02/04/2017 5:35 PM IST | Updated 02/04/2017 6:58 PM IST

PM Inaugurates India's Longest Road Tunnel Linking Kashmir Valley With Jammu

The 9-km-long tunnel reduces the distance by 31 Kms. 


CHENNAI -- Prime Minister Narendra Modi today inaugurated the country's longest road tunnel that links Kashmir Valley with Jammu by an all-weather route and reduces the distance by 31 kms.

The 9-km long 'Chenani–Nashri Tunnel', built at the cost of Rs 2,500 crore, was dedicated to the nation by the Prime Minister here in presence of Jammu and Kashmir Governor N N Vohra and Chief Minister Mehbooba Mufti.

After the inauguration, Modi, along with Vohra and Mehbooba, travelled in an open jeep through the tunnel for some distance.

The Prime Minister, the Governor and the Chief Minister then posed for a photograph with the engineers who were involved in construction of the tunnel.

The tunnel, bypassing snow-bound upper reaches, will reduce the journey time by two hours and provide a safe, all- weather route to commuters travelling from Jammu and Udhampur to Ramban, Banihal and Srinagar.

The estimated value of daily fuel savings will be to the tune of Rs 27 lakh, according to the PMO.

The tunnel is equipped with world-class security systems, and is expected to boost tourism and economic activities in the state of Jammu and Kashmir.

The key features of the tunnel are that it is a single-tube bi-directional tunnel, with a 9.35-metre carriageway, and a vertical clearance of 5 metres.

There is also a parallel escape tunnel, with 'Cross Passages' connecting to the main tunnel at intervals of 300 metres.

The Chenani-Nashri tunnel, built with new Austrian tunnel technology is one of the safest tunnels in the country.

"Its uniqueness is that it has an Integrated Tunnel System, under which all the systems such as Entrance Detection Control System, Electrical Fire Signalling System and Video Surveillance System and Evacuation Broadcast System, are controlled through one particular software," Ashutosh Chandwar, Vice President of Infrastructure Leasing and Financial Services (IL &FS), told IANS in an interview.

IL&FS bagged the tender for executing the project with NHAI's support.

A unique feature of the tunnel is that at every 150 metres it has an emergency SOS box and a safety evacuation passage connecting to a safety tunnel constructed parallel to the main tunnel.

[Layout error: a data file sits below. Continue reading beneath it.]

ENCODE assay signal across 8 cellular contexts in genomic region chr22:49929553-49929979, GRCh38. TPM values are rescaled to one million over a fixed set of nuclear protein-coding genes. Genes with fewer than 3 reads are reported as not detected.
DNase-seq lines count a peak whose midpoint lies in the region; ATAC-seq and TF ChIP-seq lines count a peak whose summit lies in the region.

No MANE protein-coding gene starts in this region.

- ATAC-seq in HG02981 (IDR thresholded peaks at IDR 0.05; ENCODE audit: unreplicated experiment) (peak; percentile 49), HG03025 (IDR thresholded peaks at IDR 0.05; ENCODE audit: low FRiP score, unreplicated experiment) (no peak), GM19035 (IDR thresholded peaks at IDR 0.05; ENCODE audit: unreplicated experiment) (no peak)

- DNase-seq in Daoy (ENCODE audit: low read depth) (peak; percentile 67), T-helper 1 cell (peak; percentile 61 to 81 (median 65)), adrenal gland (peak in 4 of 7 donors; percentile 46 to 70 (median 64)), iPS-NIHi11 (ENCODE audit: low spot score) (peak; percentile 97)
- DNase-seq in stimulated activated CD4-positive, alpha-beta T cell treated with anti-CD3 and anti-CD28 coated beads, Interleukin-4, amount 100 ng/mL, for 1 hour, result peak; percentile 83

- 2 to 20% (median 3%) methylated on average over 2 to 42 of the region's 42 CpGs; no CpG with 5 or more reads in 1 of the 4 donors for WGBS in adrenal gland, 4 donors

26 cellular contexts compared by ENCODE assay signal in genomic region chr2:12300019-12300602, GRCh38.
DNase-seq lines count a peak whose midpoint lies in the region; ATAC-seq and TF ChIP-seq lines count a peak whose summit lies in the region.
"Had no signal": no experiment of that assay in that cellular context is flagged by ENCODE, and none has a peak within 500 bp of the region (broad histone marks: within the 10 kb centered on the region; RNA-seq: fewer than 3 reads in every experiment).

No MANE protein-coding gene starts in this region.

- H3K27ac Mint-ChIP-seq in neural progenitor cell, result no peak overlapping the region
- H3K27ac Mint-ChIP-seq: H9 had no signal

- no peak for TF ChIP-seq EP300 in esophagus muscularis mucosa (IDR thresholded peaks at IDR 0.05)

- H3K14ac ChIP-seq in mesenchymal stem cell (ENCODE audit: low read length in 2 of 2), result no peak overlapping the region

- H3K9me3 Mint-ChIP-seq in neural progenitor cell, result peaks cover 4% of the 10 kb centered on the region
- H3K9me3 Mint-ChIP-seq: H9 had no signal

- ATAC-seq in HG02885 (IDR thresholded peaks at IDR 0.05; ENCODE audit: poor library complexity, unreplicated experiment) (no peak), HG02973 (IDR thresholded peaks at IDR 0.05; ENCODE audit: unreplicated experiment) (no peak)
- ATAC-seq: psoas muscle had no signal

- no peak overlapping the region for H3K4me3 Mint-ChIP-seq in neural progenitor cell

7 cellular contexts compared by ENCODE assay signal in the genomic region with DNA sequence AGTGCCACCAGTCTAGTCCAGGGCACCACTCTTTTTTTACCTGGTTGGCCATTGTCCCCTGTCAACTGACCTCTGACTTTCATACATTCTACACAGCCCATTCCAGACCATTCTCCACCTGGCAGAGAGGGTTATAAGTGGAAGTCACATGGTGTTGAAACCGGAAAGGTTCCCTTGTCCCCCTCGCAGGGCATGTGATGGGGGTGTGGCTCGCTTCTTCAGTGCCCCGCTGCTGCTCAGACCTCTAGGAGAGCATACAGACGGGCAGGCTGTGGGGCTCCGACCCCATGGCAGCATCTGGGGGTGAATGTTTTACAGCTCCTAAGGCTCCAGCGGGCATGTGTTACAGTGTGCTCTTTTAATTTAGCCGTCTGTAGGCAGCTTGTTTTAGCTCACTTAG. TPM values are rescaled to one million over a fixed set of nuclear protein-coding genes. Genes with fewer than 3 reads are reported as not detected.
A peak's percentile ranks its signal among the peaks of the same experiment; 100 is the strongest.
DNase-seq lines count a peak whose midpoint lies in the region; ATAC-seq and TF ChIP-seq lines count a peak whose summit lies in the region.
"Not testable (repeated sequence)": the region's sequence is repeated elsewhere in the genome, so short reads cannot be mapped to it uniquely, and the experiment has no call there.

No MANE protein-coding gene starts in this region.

According to Chandwar, in tunnels abroad such safety techniques require a separate software for every feature, making it difficult to be handled.

Stating that the Chenani-Nashri tunnel can be called the "safest highway tunnel in the country", Chandwar said that the tunnel also has specialised cameras which would count the number of vehicles in the tunnel and accordingly set the speed limit.

"The Traffic Control System in the tunnel has green and red lights, the speed limit signs and others are variable signs depending upon the traffic condition inside the tunnel," said Chandwar.

A unique feature of the tunnel is that at every 150 metres it has an emergency SOS box and a safety evacuation passage connecting to a safety tunnel constructed parallel to the main tunnel.

"The tunnel has an Incident Detection Systems under which if any accident happens, our control team will get to know before the victim contacts us through the SOS call box. Accordingly, our rescue team will help in evacuation of the person and vehicle through the safety tunnel," said Chandwar. He said the tunnel has hydrants at every 150 metres, to tackle any kind of fire incidents.

According to Chandwar, who has been monitoring every development related to construction of the tunnel, at every 75 metres there is a video surveillance monitor through which cameras will help in detection of any "suspicious acts" by anyone inside the tunnel.

"There is a tube to provide fresh air. Everything is well managed," said Chandwar.

According to official statistics, the entire project was completed in five years and it was closely monitored by the Ministry Of Road, Transport and Highways.

Chandwar, who was earlier with the National Highways Authority of India, said the tunnel also has a special drainage system to flush out water flowing in from the mountains and to use it for fire fighting and construction activities.

"This tunnel is completely dry, which means not a single drop of water will be present in the entire tunnel. To make it dry we have put a water proofing membrane behind the concrete walls. Behind the membrane there is a system which collects the water coming out from the mountains and takes it to a central drain. Once collected the water is saved for captive use such as fire fighting and construction activities. This water is rock water so it is completely safe for drinking as well," said Chandwar.

On the difficulties faced while executing the project, Chandwar said the tunnel has an "over burden" of 1,100 metres which means over the tunnel there was a mountain of 1,100 metres, and in such a situation when the mountains are dug there is a immense pressure from both sides of the mountain, creating difficulties in construction.

"We also faced severe difficulties in taking the construction material inside and taking out the excavated material, as there were only two ways to enter the tunnel. The third challenge was to maintain the ventilation system for the workers inside as they should get enough oxygen. We were compelled to install ventilation ducts and fans," said Chandwar.

The National Highways and Infrastructure Development Corporation Ltd (NHIDCL) has also decided to replicate the technology for the upcoming 14 km Zoji la tunnel, between Leh and Srinagar in Jammu and Kashmir.

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